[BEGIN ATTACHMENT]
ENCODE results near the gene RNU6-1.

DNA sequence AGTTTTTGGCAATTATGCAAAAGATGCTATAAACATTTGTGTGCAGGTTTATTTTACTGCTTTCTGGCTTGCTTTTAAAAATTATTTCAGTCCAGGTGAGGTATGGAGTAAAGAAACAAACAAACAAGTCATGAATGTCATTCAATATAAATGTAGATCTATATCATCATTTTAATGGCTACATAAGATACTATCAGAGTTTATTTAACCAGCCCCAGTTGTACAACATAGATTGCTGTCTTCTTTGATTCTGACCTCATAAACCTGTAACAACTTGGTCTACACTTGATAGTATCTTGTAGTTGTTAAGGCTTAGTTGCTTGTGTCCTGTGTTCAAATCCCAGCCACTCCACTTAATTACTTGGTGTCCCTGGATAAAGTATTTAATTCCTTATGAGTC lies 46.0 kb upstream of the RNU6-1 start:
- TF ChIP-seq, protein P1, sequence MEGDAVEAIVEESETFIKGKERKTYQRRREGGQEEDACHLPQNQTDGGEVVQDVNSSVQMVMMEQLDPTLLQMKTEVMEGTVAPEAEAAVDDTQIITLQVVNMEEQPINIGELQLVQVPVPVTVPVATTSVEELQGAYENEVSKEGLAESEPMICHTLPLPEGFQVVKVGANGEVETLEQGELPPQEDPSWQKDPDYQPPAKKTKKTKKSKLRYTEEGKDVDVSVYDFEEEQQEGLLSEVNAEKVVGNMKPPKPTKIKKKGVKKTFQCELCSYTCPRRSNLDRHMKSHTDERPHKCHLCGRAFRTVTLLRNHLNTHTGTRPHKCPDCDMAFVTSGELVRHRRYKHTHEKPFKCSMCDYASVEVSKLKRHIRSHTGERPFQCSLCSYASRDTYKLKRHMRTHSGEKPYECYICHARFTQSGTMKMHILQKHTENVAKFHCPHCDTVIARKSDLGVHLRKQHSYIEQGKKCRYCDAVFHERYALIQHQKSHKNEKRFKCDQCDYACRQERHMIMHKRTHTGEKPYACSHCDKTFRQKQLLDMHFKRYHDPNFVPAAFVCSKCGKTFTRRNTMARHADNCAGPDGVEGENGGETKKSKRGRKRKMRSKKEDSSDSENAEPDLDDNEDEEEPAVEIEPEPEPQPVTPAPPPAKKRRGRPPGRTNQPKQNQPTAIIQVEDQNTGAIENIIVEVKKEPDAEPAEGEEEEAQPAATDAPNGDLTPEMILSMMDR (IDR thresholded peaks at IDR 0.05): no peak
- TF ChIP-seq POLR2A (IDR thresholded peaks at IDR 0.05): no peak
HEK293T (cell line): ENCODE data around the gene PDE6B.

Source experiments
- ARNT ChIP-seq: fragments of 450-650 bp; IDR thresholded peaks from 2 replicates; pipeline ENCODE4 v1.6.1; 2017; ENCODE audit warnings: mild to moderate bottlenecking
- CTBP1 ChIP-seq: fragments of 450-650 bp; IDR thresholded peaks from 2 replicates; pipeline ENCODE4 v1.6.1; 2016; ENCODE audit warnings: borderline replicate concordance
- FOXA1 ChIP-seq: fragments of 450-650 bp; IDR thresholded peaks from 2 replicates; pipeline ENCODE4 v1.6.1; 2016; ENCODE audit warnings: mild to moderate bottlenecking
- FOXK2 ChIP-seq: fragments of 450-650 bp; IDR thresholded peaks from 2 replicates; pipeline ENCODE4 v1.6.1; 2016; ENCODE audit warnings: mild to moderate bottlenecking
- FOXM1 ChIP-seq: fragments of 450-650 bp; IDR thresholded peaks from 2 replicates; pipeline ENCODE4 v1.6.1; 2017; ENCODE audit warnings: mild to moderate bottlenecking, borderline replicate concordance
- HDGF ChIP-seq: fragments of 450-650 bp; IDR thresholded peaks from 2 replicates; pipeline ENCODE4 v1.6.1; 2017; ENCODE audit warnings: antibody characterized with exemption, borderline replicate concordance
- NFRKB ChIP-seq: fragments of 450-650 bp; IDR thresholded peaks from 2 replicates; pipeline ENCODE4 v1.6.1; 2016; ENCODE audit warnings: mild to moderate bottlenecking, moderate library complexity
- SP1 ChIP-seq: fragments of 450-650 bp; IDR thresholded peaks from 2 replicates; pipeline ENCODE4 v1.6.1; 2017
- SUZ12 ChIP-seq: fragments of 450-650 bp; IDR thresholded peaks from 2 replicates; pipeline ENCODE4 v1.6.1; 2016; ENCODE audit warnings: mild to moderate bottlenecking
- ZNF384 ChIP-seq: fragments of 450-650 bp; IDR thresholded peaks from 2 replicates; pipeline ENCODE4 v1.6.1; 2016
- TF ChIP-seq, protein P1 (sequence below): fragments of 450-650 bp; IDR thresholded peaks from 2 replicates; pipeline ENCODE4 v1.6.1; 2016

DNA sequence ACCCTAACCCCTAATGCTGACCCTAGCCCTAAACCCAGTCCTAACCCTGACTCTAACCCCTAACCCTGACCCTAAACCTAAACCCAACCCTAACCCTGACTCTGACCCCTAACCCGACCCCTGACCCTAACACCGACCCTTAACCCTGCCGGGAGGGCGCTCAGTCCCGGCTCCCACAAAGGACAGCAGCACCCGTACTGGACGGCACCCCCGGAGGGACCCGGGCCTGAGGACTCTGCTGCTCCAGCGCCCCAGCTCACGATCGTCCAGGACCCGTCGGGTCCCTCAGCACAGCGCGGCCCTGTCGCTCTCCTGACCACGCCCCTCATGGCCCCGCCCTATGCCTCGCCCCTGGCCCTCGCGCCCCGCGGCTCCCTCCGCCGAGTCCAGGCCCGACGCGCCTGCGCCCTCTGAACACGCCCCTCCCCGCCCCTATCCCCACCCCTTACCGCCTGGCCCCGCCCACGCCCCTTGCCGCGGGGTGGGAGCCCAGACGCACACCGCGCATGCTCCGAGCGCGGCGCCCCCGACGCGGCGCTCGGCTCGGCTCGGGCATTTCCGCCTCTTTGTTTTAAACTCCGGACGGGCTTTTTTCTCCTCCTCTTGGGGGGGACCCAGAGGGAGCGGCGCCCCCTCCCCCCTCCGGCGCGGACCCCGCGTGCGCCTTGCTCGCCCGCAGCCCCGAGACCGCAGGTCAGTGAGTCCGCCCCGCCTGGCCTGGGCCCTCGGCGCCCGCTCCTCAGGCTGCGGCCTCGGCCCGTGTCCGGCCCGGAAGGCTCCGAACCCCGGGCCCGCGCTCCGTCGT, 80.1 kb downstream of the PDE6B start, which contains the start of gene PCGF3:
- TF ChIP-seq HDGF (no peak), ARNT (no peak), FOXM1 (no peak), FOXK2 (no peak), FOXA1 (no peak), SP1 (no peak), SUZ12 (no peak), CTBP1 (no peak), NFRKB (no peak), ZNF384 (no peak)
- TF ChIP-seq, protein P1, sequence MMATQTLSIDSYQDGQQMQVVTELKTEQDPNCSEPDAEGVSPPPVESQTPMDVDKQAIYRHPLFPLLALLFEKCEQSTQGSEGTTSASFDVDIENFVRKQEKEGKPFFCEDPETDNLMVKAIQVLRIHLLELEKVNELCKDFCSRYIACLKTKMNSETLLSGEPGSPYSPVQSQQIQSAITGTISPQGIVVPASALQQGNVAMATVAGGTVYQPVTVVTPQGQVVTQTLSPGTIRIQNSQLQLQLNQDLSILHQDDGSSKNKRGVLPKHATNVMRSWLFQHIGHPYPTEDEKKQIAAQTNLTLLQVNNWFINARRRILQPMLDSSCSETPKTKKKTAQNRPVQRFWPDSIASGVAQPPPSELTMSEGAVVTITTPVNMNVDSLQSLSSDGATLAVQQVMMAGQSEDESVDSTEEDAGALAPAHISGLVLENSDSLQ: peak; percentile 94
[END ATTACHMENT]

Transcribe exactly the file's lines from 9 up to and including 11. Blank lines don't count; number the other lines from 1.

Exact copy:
- FOXA1 ChIP-seq: fragments of 450-650 bp; IDR thresholded peaks from 2 replicates; pipeline ENCODE4 v1.6.1; 2016; ENCODE audit warnings: mild to moderate bottlenecking
- FOXK2 ChIP-seq: fragments of 450-650 bp; IDR thresholded peaks from 2 replicates; pipeline ENCODE4 v1.6.1; 2016; ENCODE audit warnings: mild to moderate bottlenecking
- FOXM1 ChIP-seq: fragments of 450-650 bp; IDR thresholded peaks from 2 replicates; pipeline ENCODE4 v1.6.1; 2017; ENCODE audit warnings: mild to moderate bottlenecking, borderline replicate concordance